12.  Social Sensitivity and Crisis Management

The proposal that “Turkish people embraced Syrian Refugees” was asked in order to reach evidence on the interest and support for Syrians in Turkey, as this proposal had enormous support of 79%, where the rate of those who disagree is only 9.8%. This indicates that Turkish people think “they did their part”.

An important aspect of the Syrian crisis is its management. The proposition of “The state displayed efficient management concerning the refugees.” was included in the survey research in order to understand the perception of society on crisis management. 31.8% of Turkish people agree with the proposal, while 49.7% are dissatisfied. Here, there is a huge gap between those who vote for the AKP and those who do not. Also, the approach regarding state performance is rather negative in the region than out of it.





It no longer seems possible to base Turkey’s Syrian policy on “temporariness”.  Actions that are postponed, halted or neglected due to the expectation of “temporariness” may bring severe problems in future. Therefore, while doing what should be done through domestic and foreign policy for Syrians to return home, it is necessary to recognize that a significant proportion of them will stay in Turkey permanently and strategies of coexistence must be developed in line with that. While making strategies of that sort, especially during the management of dynamic process, a science-based approach should be embraced by utilizing the knowledge and counsel of experts, academicians, NGOs, international institutions and organizations. It is of vital importance that the strategies related to “permanence” should be human and rights based, and the support of Turkish society should be gained. It is not the time for holding someone accountable-guilty, rather it is the time for a human and rights based resolution for the sake of the future of Turkey.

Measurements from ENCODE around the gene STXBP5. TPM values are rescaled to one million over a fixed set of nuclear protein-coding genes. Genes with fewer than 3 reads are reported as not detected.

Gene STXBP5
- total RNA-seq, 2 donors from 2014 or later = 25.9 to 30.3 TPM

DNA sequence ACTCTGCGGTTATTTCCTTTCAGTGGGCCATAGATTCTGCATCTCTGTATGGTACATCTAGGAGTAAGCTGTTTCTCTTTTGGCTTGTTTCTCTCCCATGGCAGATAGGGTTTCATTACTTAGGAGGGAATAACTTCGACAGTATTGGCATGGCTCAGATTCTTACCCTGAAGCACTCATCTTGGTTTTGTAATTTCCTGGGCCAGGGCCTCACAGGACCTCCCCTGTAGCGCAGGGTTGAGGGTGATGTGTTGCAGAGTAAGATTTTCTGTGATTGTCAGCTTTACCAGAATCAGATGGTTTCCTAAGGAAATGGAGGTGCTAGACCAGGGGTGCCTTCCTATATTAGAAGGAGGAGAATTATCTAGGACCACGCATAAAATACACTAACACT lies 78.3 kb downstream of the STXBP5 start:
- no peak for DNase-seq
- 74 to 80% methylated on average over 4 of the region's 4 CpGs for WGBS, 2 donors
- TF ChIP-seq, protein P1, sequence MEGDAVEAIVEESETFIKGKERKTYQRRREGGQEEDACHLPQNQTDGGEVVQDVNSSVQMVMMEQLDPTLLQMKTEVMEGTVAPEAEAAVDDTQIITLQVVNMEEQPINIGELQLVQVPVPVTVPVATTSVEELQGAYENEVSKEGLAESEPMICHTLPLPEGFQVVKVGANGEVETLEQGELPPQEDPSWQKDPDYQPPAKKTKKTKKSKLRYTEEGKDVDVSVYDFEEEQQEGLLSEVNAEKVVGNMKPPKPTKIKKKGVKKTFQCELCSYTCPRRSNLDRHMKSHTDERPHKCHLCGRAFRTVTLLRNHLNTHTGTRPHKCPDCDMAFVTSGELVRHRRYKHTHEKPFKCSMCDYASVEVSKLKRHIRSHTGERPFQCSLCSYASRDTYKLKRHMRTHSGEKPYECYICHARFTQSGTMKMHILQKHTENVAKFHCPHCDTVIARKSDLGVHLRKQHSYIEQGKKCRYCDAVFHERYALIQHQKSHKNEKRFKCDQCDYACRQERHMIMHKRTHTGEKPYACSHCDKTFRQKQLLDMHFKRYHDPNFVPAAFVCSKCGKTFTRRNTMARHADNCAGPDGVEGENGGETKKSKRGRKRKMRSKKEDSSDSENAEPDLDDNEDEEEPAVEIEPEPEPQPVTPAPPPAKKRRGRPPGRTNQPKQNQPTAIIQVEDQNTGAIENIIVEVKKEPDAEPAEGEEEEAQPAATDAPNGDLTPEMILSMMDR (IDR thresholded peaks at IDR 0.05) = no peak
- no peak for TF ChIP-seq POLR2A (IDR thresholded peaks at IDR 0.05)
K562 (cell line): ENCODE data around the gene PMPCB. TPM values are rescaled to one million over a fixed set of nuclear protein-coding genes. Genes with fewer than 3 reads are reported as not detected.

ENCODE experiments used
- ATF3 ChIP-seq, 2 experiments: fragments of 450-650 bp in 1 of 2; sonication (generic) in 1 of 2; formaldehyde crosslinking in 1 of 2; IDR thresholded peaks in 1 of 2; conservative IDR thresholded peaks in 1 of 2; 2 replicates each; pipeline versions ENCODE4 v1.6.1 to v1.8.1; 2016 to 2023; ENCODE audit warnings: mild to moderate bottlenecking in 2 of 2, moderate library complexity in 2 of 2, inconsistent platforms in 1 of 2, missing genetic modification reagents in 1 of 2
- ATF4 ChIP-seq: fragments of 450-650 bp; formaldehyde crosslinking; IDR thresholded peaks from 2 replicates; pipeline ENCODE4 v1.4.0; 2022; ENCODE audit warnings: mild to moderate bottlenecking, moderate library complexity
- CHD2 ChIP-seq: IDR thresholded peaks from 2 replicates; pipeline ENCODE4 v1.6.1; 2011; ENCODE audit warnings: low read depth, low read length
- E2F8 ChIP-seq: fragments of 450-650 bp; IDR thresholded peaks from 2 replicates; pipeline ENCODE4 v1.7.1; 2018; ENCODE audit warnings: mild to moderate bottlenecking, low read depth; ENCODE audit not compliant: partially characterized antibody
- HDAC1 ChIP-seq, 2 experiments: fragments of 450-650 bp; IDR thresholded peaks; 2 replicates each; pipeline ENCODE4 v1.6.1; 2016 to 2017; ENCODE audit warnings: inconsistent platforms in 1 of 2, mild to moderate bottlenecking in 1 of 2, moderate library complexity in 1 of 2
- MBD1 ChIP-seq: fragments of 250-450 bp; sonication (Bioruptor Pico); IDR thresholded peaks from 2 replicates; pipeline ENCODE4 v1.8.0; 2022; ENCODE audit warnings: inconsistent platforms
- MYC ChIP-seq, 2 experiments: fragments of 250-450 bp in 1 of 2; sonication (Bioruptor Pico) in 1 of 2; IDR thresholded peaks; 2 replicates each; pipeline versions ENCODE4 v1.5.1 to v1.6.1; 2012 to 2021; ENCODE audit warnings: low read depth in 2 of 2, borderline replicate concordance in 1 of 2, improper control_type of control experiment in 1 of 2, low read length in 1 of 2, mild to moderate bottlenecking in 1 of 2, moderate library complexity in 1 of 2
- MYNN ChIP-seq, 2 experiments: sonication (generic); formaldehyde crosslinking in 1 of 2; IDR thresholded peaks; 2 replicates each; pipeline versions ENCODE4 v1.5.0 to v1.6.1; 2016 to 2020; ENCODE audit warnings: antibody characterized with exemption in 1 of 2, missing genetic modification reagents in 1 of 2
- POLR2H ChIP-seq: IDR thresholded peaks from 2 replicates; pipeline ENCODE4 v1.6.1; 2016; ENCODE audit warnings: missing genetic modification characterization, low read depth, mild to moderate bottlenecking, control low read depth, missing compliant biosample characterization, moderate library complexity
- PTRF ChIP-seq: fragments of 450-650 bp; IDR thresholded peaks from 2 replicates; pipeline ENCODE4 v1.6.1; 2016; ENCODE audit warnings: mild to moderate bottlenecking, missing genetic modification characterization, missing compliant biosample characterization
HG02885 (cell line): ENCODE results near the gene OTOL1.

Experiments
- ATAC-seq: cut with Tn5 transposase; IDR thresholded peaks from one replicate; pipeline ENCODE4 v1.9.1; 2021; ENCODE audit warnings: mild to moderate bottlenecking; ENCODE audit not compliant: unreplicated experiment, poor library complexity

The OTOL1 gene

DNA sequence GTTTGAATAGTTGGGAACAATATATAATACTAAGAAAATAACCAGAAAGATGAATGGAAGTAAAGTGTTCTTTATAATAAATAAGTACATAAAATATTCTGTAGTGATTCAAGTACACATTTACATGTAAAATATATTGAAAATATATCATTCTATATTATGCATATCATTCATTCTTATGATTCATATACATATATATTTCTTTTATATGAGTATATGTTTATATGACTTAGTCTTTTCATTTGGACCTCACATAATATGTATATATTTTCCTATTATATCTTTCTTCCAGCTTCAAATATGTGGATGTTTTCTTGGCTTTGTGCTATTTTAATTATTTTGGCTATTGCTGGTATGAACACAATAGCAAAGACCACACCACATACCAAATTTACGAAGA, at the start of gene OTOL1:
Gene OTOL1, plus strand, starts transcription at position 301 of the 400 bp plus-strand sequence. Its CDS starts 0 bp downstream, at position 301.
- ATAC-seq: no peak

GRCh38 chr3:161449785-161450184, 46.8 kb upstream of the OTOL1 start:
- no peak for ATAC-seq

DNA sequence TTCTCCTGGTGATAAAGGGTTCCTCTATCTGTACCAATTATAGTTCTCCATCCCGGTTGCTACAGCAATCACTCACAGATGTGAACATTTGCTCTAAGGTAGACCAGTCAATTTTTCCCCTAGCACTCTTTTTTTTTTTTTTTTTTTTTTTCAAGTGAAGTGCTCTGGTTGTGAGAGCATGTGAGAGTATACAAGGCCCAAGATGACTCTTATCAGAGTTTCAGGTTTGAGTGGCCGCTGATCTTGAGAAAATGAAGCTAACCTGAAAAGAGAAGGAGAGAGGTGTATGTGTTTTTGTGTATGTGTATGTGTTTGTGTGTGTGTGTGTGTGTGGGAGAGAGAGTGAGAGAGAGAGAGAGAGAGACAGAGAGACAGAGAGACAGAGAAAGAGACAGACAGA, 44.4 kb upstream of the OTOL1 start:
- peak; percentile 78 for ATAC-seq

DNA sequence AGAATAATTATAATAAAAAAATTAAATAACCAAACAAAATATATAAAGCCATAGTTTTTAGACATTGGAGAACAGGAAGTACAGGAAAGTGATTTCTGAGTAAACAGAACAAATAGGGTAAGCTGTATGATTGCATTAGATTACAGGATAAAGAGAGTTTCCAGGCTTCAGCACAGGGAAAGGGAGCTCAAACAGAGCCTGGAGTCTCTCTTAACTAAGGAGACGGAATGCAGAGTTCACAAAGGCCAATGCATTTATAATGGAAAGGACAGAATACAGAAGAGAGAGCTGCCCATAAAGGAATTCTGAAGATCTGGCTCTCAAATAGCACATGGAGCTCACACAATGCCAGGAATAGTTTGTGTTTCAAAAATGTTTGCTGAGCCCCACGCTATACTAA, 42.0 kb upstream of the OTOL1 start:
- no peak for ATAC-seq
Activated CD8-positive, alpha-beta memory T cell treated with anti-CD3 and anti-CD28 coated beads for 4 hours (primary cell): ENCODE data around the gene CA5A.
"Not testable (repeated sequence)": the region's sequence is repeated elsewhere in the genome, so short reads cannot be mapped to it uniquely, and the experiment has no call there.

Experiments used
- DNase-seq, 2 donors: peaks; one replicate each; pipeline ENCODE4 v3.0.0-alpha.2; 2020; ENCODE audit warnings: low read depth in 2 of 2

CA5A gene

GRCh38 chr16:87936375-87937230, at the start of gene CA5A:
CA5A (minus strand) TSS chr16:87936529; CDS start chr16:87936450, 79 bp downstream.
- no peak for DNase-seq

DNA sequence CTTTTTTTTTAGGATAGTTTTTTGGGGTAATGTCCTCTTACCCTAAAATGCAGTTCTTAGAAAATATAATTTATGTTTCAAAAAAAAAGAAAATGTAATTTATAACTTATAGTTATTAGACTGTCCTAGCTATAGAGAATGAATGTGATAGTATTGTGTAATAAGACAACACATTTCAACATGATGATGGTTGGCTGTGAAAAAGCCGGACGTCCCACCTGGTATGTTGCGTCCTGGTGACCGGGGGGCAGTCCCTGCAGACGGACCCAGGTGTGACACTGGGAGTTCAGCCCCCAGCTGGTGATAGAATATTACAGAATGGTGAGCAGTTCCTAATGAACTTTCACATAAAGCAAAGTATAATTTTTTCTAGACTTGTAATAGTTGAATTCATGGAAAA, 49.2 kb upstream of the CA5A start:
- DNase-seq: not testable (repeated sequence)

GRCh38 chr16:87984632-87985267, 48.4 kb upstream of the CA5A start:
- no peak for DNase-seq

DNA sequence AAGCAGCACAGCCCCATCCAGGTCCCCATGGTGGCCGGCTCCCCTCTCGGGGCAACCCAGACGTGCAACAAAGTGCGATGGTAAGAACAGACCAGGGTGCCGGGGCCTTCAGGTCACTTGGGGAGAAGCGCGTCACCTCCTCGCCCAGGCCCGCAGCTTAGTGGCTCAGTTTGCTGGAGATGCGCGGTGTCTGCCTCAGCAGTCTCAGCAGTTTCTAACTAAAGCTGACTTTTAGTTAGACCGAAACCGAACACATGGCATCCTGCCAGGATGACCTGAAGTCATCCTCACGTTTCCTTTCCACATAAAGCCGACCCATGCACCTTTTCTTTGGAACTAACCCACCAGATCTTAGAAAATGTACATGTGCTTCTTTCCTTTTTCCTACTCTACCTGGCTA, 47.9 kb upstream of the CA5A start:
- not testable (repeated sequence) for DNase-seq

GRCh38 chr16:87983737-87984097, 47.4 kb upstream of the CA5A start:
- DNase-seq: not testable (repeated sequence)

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[1] This article based on the report of HUGO study headed “Syrians in Turkey: Social Acceptance and Integration”. The report published in detail but with same title as a book by Bilgi University Press in February 2015.

[2]There are people in the region who describe themselves with their religious or ethnic identities (Arab, Kurd, Sunni, Alawite) instead of “Turk”. Therefore, concept of “local people” seems academically relevant.

[3]Survey Research is applied by Ankara-based Optimar Research Company

[4]The public opinion research is conducted with answers given to statements through “5 point likert scale” technique. In order to provide a general view, the option of “neither agree nor disagree” is eliminated. The options of “I strongly agree”-“I agree” and “I strongly disagree”-“I disagree” are evaluated as one.